Here we go again. Another year, another top Ten list that I’ve left till tragically late to finish writing. It doesn’t help that so much good stuff ended up coming out so late in the year. But tradition is tradition and here I am, spending the last ten days of the year talking about my ten favourite video games of 2021.
You might have noticed that I already listed my ten favourite video games I played this year that didn’t come out in 2021. That’s because I ended up probably spending more time with those than I did the games on this list list. Although, I’d say that is a sign of my changing the way I consume video games more than a statement on the quality of the video games that did come out in 2021.
Because there are ten good games. Even if I complain about them as much as I end up praising them over the course of the next ten days. But let’s get started:
#10: The Great Ace Attorney Chronicles
Played on Nintendo Switch | Released 27th July | Developed by Capcom
This entry ended up being something of a toss up. Coming down to two games I feel bad about not having more time for, for different reasons.
To start off this list of celebration by talking about a game that didn’t make it onto the list; this could have easily been Halo Infinite. A game whose Campaign only came out this month, thus I haven’t had a whole lot of time to invest into it between a packed work and packed blogging schedule.
On it’s face, Halo Infinite is a pretty welcome Success for 343; a developer who have struggled to bring Halo into the forefront of being important. Or at least anywhere near as important as it was back in the days of the original Trilogy. But with the lukewarm reception of both this year’s Call of Duty and Battlefield, it seemed like it was finally Halo’s time to shine.
So why isn’t it on my list? In all honesty; the game just isn’t grabbing me. I’ve been pouring as much time into the campaign as I possible can and to be honest; the game, as of right now, just seems like a super repetitive grind. I’m not going to get any deeper into it now though because that isn’t the game I’m here to talk about.
Rather, I want to highlight a game that I also didn’t get to put as much time into as I would have liked to; the main difference being one I thoroughly enjoyed all of the time I did spend with it.
Th Great Ace Attorney Chronicles is the belated western release of two games from 2015 and 2017, a spinoff game starring the ancestors of our favourite video game lawyer Phoenix Wright as they travel from Japan to Great Britain in the Victorian Era to learn the ways of the court systems in “the most advanced nation in the world”.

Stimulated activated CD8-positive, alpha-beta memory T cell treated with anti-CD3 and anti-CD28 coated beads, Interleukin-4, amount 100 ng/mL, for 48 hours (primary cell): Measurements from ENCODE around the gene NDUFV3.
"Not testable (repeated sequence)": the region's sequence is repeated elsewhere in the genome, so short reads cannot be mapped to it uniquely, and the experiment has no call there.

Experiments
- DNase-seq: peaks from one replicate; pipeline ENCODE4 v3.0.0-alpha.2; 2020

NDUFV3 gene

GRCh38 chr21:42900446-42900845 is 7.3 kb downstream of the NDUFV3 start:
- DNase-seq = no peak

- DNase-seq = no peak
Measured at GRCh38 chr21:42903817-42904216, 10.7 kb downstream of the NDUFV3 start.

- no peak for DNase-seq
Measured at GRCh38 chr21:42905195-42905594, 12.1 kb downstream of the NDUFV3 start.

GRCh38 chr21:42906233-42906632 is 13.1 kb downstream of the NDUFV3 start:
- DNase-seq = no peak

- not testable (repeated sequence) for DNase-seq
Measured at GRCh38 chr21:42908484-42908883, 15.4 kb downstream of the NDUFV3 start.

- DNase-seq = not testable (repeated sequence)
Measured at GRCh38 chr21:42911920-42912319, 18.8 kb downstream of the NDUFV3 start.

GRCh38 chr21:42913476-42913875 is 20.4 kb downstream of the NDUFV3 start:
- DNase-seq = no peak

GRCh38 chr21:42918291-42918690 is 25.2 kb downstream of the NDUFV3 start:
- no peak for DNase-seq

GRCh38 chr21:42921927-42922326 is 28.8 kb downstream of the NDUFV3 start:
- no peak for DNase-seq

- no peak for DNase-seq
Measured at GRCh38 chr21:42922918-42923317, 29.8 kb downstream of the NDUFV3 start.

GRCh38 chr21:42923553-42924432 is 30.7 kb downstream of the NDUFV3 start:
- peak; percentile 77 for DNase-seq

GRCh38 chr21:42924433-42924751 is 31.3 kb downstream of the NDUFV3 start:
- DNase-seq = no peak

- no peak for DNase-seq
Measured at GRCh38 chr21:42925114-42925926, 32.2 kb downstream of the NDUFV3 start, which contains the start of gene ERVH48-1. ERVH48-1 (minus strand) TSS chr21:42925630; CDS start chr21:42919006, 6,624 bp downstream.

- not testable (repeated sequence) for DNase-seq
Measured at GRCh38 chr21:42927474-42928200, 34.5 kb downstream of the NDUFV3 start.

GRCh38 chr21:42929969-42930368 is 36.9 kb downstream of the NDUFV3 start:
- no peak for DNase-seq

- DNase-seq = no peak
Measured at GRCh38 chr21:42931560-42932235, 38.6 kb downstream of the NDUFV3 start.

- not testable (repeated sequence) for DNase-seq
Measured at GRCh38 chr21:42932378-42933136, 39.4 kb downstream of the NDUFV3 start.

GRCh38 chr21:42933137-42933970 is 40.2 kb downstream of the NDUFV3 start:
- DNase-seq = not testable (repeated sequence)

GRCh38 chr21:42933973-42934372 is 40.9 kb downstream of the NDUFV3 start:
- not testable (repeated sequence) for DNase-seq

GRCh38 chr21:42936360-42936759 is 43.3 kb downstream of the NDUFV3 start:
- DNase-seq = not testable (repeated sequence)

Also there’s a whole bunch of Sherlock Holmes shenanigans going in too, which I am a super easy mark for.
It’s kind of silly this game took as long as it did to come out in the west. The biggest reason being just how core the nationalities of the characters and was to the majority of the events of the first game. And historically, the localisation team behind the Phoenix Wright have, often in a very tongue-in-cheek manner, changed event to make them seem like they take place in the U.S.
A sherade that has become obviously thinner over time.
But we’ve got the games now, that’s the main thing, and Id I’m super honest, having played these games now, they don’t feel like a game from 2015 at all. I’m not sure how much work was done in the porting of this game from 3DS to Switch, but this looks like the most modern Phoenix Wright game I’ve played to date.
Aside from having some very clean and pretty art throughout though, this spinoff game really does feel like it brings a whole lot new to the franchise compared to the prior games that have kept the gameplay relatively similar.
For one, the addition of a jury makes the course of cases feel much different than they were in the past. Rather than just convincing a lovebly doofy judge of your client’s innocence, instead you have to worry about the Jusry and their biases and Predijists. Also, and maybe my favoueote part is the change that not all the chapters are based around court trials.
Rather, some of the cases take you on long investigation rollerocasters with the game’s version of “Herlock Sholmes”, in classic tales of deduction, misdirection and hilariously twisted recreations of classic stories for Sir Arthur Conen Doyle.
I honestly have loved every moment I’ve spent with this game, and don’t really have any critisms of it. The only reason it isn’t higher on my list is because I kind of fell off of it over the course of the year, as other things found themselves taking priority. So, currently I’m only n the beginning of the 5th Case in the first game in the collection so far.
Which means I’m actually less than half way through the game. And honestly, I feel pretty bad about putting a game I’m not even half way through any higher on my top ten list. This might be one of those things I end up revisiting at some point when I eventually do catch up and see this one through to the end.